Before, I forget – Happy Birthday to our, son, Dustin (25 October). Okay, Mother Nature was a bit feisty yesterday and sent us a fair amount of wind to stir things up. So, the noticeable current on the second dive did me in for the day. Even though we moved on to Turneffe Island a day early and got a significantly improved conditions, I chose to sit out the afternoon dives and my husband finally got to see some eels by going with our friends. For whatever reason, I had been finding lots of sea cucumbers instead on this trip. However, this morning’s first dive was filled with eels, so perhaps that problem has been resolved. The underwater visibility is down some and while that makes it slightly less pleasant, it isn’t a big deal. For the second dive, we chose to look specifically for smaller creatures in the sand and around the coral heads so the reduced visibility wasn’t a factor. I will do the first dive of the afternoon, and not the fourth. My husband will go with our friends again and actually be able to dive several minutes extra. I often come back 5-15 minutes before my husband really wants to, but he indulges me.
I must now talk about toad fish for those not familiar with them. Toad fish are odd creatures (of which there are many) that you encounter underwater. They are not found in many places, and certainly not in South Florida. Turneffe Island is the native home of the spotted toad fish and you have to know what signs to look for. They tuck into rocky areas, but “clear out” sand from their habitat, so there will usually be a uniform pile of sand mounded in front. The afternoon divers yesterday found toad fish without me and when I went on my next dive, I was in fact victorious in my search. Others located more, but I was happy with the one. More eels, too, but not another turtle, which was mildly disappointing. A quick glimpse of an eagle ray and plenty of yellow-headed jaw fish, plus more arrow crabs and Pedersen shrimp.
As aside about lionfish because a staff member had a terrible encounter that will actually be a guest post in the future. For those who are not aware of the danger, lionfish are beautiful and are favored in many aquariums. The problem is that they are Pacific and Indian Ocean natives and have no predators in our hemisphere. They are voracious predators, have toxic spines, and breed rapidly. A situation occurred several years ago that released lionfish into Atlantic and Caribbean waters and as happens with invasive species, they are out of control. They deplete and sometime decimate native fish populations and there is an effort to eradicate them; an effort that has had limited success to date. Marine biologists are working hard to try and find a predator that will take them on, but again, no luck yet. The staff at Reef Environmental Education Foundation (REEF) in Key Largo has developed a cookbook to show how to safely catch, clean, and cook them, but that hasn’t caught on in too many places yet either. It is a delicious fish and we eat them whenever we get the chance.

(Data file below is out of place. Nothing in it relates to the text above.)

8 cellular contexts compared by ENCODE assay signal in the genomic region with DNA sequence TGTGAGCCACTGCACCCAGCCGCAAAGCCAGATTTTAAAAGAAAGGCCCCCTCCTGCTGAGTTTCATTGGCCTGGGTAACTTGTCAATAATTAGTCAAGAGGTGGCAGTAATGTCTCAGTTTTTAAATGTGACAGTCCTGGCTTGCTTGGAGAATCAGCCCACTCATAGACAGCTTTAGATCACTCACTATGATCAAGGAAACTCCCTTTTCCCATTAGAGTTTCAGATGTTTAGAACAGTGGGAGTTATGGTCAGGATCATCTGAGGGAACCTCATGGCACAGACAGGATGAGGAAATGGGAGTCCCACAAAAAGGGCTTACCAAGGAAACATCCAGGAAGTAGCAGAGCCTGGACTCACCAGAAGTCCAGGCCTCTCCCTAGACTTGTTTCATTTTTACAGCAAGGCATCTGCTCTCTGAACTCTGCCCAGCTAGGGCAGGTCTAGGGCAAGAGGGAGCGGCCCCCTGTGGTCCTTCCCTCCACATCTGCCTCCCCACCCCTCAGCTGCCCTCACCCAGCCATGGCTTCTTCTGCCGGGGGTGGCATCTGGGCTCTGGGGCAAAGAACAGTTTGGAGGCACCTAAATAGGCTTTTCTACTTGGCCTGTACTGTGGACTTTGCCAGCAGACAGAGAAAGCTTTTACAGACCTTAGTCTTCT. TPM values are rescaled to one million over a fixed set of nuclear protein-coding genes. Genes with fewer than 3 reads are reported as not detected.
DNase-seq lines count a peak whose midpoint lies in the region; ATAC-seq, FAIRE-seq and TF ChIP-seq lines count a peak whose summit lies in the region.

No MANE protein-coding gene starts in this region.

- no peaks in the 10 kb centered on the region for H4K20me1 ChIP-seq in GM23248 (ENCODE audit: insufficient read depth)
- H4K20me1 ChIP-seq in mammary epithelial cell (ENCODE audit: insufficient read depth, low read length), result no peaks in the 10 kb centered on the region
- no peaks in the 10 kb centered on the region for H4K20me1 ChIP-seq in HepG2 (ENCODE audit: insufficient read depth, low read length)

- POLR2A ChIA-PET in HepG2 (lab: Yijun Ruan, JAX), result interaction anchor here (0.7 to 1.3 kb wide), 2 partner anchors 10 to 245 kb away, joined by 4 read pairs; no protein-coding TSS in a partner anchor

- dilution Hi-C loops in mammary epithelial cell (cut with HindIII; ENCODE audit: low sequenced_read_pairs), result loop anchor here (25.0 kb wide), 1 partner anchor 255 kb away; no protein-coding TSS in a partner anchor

Oh, the terrible encounter was that a staff member was jabbed in the hand with a spine as she was distracted and her hand is swollen and temporarily restricted in use. It’s also quite painful, although tolerable. She is literally “suffering with a smile”, not to mention lots of jokes about her “claw hand”, and hopefully the swelling will diminish soon.